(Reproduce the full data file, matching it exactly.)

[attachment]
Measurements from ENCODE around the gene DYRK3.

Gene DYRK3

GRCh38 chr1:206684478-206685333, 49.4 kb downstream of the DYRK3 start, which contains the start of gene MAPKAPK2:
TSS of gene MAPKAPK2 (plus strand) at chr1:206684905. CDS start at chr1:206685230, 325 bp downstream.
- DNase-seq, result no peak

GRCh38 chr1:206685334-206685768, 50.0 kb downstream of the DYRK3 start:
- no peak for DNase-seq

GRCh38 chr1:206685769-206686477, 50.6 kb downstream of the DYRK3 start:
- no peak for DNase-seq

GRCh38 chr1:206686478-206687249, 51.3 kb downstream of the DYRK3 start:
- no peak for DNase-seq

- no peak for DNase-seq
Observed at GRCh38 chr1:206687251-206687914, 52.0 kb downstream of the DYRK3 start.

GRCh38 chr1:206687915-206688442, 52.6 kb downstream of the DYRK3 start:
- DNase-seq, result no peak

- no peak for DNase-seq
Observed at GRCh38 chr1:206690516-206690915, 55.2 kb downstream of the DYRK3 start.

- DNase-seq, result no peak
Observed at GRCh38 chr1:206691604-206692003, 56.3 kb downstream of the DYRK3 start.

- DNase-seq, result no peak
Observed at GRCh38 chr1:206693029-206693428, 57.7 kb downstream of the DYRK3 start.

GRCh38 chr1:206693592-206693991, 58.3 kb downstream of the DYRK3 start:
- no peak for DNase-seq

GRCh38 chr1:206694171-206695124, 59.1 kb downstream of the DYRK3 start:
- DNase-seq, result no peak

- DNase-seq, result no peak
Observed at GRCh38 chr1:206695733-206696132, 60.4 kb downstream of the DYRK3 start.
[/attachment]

Measurements from ENCODE around the gene DYRK3.

Gene DYRK3

GRCh38 chr1:206684478-206685333, 49.4 kb downstream of the DYRK3 start, which contains the start of gene MAPKAPK2:
TSS of gene MAPKAPK2 (plus strand) at chr1:206684905. CDS start at chr1:206685230, 325 bp downstream.
- DNase-seq, result no peak

GRCh38 chr1:206685334-206685768, 50.0 kb downstream of the DYRK3 start:
- no peak for DNase-seq

GRCh38 chr1:206685769-206686477, 50.6 kb downstream of the DYRK3 start:
- no peak for DNase-seq

GRCh38 chr1:206686478-206687249, 51.3 kb downstream of the DYRK3 start:
- no peak for DNase-seq

- no peak for DNase-seq
Observed at GRCh38 chr1:206687251-206687914, 52.0 kb downstream of the DYRK3 start.

GRCh38 chr1:206687915-206688442, 52.6 kb downstream of the DYRK3 start:
- DNase-seq, result no peak

- no peak for DNase-seq
Observed at GRCh38 chr1:206690516-206690915, 55.2 kb downstream of the DYRK3 start.

- DNase-seq, result no peak
Observed at GRCh38 chr1:206691604-206692003, 56.3 kb downstream of the DYRK3 start.

- DNase-seq, result no peak
Observed at GRCh38 chr1:206693029-206693428, 57.7 kb downstream of the DYRK3 start.

GRCh38 chr1:206693592-206693991, 58.3 kb downstream of the DYRK3 start:
- no peak for DNase-seq

GRCh38 chr1:206694171-206695124, 59.1 kb downstream of the DYRK3 start:
- DNase-seq, result no peak

- DNase-seq, result no peak
Observed at GRCh38 chr1:206695733-206696132, 60.4 kb downstream of the DYRK3 start.